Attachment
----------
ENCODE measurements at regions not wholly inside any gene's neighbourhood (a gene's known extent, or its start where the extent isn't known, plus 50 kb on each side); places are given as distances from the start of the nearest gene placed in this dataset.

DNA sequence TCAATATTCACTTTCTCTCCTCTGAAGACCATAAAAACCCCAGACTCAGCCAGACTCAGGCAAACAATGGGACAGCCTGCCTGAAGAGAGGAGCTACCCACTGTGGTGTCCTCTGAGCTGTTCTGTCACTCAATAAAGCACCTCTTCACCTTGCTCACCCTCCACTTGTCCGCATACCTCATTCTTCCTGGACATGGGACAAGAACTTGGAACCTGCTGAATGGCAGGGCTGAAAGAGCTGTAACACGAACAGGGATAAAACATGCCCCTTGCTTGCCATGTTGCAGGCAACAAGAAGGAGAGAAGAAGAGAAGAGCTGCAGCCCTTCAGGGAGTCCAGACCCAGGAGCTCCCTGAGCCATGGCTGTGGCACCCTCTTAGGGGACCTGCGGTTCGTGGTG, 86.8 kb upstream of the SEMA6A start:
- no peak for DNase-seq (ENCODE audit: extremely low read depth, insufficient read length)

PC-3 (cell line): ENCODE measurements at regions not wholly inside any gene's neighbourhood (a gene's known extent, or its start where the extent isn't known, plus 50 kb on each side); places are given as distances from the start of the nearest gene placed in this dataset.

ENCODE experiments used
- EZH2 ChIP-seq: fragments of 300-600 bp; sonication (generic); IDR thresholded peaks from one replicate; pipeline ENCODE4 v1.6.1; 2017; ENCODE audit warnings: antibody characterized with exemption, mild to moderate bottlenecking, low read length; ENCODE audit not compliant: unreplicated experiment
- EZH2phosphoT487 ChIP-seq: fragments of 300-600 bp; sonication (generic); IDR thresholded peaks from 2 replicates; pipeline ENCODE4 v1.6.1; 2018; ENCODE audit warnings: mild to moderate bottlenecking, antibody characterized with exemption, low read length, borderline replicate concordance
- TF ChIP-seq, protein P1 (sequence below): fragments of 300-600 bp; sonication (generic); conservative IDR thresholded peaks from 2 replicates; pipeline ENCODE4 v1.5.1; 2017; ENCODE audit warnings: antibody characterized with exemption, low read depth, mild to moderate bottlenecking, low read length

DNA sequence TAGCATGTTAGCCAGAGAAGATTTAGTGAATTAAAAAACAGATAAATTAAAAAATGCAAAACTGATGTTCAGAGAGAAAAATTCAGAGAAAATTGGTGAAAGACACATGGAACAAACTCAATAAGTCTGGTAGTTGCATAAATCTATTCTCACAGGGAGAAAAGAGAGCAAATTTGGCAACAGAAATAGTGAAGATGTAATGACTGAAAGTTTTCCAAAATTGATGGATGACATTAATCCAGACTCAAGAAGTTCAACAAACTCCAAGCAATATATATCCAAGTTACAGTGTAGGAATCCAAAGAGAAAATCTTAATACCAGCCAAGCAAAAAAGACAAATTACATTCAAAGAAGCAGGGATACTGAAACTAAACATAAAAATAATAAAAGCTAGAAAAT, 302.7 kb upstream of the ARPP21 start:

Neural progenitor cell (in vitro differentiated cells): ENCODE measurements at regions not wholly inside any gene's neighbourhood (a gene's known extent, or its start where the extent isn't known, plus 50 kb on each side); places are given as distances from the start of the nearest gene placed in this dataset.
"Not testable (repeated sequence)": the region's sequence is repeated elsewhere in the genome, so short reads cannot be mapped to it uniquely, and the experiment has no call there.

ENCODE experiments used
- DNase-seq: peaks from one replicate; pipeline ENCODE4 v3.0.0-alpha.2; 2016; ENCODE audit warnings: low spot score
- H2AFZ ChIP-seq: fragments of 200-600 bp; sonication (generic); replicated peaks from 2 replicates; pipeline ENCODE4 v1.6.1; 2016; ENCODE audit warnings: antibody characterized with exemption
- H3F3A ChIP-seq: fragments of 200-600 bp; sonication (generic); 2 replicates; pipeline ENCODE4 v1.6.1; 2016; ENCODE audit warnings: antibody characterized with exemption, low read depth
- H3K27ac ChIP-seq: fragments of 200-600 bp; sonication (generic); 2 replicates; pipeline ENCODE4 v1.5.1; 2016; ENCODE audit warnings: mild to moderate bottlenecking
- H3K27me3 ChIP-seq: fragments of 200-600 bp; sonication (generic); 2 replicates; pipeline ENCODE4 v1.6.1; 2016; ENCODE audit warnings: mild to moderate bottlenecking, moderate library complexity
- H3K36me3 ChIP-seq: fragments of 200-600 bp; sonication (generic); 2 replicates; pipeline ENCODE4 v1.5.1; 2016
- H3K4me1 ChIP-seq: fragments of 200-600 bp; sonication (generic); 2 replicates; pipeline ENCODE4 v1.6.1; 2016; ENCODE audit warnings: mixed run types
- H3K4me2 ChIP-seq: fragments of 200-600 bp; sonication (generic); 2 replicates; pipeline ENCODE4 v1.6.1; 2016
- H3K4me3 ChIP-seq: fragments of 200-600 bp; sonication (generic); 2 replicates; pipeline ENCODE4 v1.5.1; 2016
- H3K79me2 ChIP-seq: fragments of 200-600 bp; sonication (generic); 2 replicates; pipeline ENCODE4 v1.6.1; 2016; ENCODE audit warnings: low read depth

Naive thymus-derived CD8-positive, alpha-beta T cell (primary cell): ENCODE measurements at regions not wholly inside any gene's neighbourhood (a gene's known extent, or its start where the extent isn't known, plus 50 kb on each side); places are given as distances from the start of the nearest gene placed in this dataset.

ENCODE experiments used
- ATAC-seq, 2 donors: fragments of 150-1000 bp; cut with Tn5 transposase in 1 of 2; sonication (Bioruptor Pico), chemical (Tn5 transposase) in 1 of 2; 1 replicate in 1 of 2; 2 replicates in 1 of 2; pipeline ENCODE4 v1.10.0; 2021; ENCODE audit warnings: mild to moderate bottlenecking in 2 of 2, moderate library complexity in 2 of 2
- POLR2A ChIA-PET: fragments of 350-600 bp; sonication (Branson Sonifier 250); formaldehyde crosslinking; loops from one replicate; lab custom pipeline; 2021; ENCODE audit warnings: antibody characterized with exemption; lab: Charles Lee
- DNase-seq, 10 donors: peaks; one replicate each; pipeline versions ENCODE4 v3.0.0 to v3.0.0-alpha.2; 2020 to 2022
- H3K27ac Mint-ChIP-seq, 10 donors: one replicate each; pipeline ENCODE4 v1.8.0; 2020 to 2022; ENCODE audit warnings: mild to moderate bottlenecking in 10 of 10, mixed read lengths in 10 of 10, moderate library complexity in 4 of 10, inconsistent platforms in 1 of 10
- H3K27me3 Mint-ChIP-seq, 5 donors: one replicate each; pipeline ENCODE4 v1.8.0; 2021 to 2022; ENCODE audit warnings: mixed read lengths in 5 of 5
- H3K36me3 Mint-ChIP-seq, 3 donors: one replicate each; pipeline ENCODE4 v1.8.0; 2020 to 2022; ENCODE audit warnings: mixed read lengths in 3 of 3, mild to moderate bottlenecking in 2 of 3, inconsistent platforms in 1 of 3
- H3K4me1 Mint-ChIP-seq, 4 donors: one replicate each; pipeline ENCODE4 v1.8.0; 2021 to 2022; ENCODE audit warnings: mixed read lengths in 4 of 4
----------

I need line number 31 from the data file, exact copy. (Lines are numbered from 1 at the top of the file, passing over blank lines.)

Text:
- H3K4me1 Mint-ChIP-seq, 4 donors: one replicate each; pipeline ENCODE4 v1.8.0; 2021 to 2022; ENCODE audit warnings: mixed read lengths in 4 of 4